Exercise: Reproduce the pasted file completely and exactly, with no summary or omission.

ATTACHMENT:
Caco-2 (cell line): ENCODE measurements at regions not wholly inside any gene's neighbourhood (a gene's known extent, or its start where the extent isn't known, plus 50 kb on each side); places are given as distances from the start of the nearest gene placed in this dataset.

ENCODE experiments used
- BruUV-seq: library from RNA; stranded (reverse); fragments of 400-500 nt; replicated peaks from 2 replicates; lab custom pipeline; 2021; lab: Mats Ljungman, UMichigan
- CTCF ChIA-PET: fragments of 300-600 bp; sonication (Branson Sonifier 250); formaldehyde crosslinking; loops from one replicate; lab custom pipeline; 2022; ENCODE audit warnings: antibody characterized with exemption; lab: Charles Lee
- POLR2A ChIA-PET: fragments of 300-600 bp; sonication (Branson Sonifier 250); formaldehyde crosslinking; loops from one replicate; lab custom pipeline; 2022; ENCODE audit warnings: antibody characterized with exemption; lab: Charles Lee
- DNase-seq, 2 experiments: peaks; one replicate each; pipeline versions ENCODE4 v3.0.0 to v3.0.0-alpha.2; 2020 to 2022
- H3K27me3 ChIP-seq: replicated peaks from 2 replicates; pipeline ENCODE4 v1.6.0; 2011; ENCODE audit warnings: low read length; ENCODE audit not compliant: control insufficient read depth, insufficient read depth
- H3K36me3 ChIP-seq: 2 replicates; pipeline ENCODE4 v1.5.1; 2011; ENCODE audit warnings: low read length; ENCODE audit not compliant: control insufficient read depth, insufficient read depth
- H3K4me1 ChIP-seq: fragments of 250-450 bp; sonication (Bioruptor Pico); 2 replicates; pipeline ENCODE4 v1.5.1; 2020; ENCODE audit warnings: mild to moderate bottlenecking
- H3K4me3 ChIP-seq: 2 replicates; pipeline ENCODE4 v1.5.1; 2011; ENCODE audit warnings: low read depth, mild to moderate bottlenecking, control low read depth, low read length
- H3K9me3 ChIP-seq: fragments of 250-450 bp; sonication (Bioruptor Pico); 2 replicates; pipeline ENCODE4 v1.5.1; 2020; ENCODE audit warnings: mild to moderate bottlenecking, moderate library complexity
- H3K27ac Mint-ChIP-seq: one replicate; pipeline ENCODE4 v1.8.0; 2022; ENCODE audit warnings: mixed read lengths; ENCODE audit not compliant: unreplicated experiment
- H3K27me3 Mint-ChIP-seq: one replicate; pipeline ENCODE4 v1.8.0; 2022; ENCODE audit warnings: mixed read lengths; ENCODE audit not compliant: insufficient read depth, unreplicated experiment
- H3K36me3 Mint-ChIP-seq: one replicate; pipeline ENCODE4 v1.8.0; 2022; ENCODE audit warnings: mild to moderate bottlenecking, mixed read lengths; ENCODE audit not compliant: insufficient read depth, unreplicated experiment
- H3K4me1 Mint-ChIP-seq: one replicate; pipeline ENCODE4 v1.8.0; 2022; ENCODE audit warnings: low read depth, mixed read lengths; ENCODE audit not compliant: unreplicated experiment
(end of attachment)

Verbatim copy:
Caco-2 (cell line): ENCODE measurements at regions not wholly inside any gene's neighbourhood (a gene's known extent, or its start where the extent isn't known, plus 50 kb on each side); places are given as distances from the start of the nearest gene placed in this dataset.

ENCODE experiments used
- BruUV-seq: library from RNA; stranded (reverse); fragments of 400-500 nt; replicated peaks from 2 replicates; lab custom pipeline; 2021; lab: Mats Ljungman, UMichigan
- CTCF ChIA-PET: fragments of 300-600 bp; sonication (Branson Sonifier 250); formaldehyde crosslinking; loops from one replicate; lab custom pipeline; 2022; ENCODE audit warnings: antibody characterized with exemption; lab: Charles Lee
- POLR2A ChIA-PET: fragments of 300-600 bp; sonication (Branson Sonifier 250); formaldehyde crosslinking; loops from one replicate; lab custom pipeline; 2022; ENCODE audit warnings: antibody characterized with exemption; lab: Charles Lee
- DNase-seq, 2 experiments: peaks; one replicate each; pipeline versions ENCODE4 v3.0.0 to v3.0.0-alpha.2; 2020 to 2022
- H3K27me3 ChIP-seq: replicated peaks from 2 replicates; pipeline ENCODE4 v1.6.0; 2011; ENCODE audit warnings: low read length; ENCODE audit not compliant: control insufficient read depth, insufficient read depth
- H3K36me3 ChIP-seq: 2 replicates; pipeline ENCODE4 v1.5.1; 2011; ENCODE audit warnings: low read length; ENCODE audit not compliant: control insufficient read depth, insufficient read depth
- H3K4me1 ChIP-seq: fragments of 250-450 bp; sonication (Bioruptor Pico); 2 replicates; pipeline ENCODE4 v1.5.1; 2020; ENCODE audit warnings: mild to moderate bottlenecking
- H3K4me3 ChIP-seq: 2 replicates; pipeline ENCODE4 v1.5.1; 2011; ENCODE audit warnings: low read depth, mild to moderate bottlenecking, control low read depth, low read length
- H3K9me3 ChIP-seq: fragments of 250-450 bp; sonication (Bioruptor Pico); 2 replicates; pipeline ENCODE4 v1.5.1; 2020; ENCODE audit warnings: mild to moderate bottlenecking, moderate library complexity
- H3K27ac Mint-ChIP-seq: one replicate; pipeline ENCODE4 v1.8.0; 2022; ENCODE audit warnings: mixed read lengths; ENCODE audit not compliant: unreplicated experiment
- H3K27me3 Mint-ChIP-seq: one replicate; pipeline ENCODE4 v1.8.0; 2022; ENCODE audit warnings: mixed read lengths; ENCODE audit not compliant: insufficient read depth, unreplicated experiment
- H3K36me3 Mint-ChIP-seq: one replicate; pipeline ENCODE4 v1.8.0; 2022; ENCODE audit warnings: mild to moderate bottlenecking, mixed read lengths; ENCODE audit not compliant: insufficient read depth, unreplicated experiment
- H3K4me1 Mint-ChIP-seq: one replicate; pipeline ENCODE4 v1.8.0; 2022; ENCODE audit warnings: low read depth, mixed read lengths; ENCODE audit not compliant: unreplicated experiment